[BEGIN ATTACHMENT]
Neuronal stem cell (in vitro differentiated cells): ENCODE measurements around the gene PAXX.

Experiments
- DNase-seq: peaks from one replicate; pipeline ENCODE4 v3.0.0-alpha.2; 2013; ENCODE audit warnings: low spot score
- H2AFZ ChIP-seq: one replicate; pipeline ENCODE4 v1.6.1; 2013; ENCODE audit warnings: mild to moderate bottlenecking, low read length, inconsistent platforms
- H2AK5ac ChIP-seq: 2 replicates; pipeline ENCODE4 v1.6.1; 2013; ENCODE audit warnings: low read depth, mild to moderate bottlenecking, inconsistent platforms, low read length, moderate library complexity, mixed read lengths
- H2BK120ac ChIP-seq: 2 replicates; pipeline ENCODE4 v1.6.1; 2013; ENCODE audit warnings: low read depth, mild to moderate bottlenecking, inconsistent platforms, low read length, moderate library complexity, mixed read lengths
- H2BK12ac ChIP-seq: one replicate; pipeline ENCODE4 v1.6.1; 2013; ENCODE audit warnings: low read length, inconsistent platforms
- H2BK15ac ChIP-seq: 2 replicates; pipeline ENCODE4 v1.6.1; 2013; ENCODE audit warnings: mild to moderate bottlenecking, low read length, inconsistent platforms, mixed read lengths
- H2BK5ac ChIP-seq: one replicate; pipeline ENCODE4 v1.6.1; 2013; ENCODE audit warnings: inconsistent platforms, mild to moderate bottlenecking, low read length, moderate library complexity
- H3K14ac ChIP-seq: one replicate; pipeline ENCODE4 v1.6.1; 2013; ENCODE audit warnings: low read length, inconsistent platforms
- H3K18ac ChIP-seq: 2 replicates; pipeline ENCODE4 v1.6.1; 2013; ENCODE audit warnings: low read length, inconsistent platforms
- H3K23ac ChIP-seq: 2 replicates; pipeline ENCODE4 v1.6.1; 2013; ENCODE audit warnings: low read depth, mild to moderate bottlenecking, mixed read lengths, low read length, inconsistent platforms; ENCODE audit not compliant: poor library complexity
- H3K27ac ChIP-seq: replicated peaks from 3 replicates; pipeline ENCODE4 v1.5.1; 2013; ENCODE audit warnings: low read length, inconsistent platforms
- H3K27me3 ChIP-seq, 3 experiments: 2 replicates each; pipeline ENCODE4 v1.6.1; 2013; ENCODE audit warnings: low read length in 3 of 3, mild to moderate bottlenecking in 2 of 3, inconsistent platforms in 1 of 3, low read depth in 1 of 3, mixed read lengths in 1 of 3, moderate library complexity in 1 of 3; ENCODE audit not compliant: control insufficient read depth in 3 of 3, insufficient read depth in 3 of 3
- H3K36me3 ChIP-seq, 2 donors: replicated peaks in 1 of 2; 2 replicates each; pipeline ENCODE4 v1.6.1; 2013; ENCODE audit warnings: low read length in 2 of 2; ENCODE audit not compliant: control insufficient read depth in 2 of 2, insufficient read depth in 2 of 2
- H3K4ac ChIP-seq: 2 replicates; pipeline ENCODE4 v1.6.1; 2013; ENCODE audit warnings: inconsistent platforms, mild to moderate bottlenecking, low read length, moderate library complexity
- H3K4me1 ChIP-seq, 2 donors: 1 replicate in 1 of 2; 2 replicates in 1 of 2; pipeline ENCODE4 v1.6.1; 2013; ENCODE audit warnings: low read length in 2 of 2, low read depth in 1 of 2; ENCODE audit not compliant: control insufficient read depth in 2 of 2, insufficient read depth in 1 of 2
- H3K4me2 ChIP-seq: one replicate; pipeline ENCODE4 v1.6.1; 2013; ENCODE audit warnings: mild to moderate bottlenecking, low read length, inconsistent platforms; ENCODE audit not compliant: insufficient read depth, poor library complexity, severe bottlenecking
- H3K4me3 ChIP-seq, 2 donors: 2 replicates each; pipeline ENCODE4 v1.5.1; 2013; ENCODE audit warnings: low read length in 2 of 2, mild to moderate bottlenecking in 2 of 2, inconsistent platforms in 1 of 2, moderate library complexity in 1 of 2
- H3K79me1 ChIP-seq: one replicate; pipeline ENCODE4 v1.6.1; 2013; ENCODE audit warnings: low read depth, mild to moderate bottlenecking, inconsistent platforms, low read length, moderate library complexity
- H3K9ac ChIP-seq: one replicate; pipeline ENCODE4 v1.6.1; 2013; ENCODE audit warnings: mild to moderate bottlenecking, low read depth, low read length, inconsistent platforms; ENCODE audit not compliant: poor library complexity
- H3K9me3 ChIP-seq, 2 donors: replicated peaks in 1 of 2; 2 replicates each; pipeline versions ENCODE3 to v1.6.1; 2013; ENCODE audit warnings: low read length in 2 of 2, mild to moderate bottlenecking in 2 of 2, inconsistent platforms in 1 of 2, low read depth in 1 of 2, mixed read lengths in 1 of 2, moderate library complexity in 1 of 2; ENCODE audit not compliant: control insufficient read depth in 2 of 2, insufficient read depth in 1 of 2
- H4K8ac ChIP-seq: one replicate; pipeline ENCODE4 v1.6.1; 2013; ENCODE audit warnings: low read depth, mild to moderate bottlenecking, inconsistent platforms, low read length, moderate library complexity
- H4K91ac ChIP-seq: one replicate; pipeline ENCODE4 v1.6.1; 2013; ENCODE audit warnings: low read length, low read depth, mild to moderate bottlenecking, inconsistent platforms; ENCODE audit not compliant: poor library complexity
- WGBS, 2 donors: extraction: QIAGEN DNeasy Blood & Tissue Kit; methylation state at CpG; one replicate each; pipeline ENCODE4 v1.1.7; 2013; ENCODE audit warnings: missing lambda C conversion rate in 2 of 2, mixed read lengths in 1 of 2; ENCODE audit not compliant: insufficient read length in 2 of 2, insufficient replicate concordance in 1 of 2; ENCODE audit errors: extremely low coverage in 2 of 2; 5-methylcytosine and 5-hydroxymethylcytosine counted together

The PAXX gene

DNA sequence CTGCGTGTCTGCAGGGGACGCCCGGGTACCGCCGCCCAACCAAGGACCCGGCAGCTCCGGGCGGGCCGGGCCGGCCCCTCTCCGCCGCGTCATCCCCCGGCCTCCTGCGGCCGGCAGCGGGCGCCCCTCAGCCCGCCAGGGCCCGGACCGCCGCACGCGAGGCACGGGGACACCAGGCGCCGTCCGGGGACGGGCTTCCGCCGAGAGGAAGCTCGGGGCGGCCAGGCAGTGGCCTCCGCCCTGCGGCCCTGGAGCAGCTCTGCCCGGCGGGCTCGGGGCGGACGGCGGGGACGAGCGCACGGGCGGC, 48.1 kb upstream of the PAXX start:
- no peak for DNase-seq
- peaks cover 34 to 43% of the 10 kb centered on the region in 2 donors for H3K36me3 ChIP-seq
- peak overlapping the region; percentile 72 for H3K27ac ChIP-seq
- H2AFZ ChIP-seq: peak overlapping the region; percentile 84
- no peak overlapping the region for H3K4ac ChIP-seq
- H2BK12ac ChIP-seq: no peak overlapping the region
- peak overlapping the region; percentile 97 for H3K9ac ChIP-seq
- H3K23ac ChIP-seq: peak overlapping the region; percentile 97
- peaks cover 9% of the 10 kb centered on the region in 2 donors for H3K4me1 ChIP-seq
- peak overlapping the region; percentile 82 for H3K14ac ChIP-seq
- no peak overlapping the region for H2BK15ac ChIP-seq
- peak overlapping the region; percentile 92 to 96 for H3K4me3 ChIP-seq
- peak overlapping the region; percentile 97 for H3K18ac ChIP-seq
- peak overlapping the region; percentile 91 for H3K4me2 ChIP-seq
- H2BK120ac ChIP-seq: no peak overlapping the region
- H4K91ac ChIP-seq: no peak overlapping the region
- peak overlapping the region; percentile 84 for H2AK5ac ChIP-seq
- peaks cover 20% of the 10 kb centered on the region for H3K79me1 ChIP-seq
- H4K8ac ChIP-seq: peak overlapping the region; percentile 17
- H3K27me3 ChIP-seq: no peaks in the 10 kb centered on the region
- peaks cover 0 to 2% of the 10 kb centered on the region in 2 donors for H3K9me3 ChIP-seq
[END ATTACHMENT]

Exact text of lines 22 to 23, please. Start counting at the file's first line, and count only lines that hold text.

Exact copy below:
- H3K9me3 ChIP-seq, 2 donors: replicated peaks in 1 of 2; 2 replicates each; pipeline versions ENCODE3 to v1.6.1; 2013; ENCODE audit warnings: low read length in 2 of 2, mild to moderate bottlenecking in 2 of 2, inconsistent platforms in 1 of 2, low read depth in 1 of 2, mixed read lengths in 1 of 2, moderate library complexity in 1 of 2; ENCODE audit not compliant: control insufficient read depth in 2 of 2, insufficient read depth in 1 of 2
- H4K8ac ChIP-seq: one replicate; pipeline ENCODE4 v1.6.1; 2013; ENCODE audit warnings: low read depth, mild to moderate bottlenecking, inconsistent platforms, low read length, moderate library complexity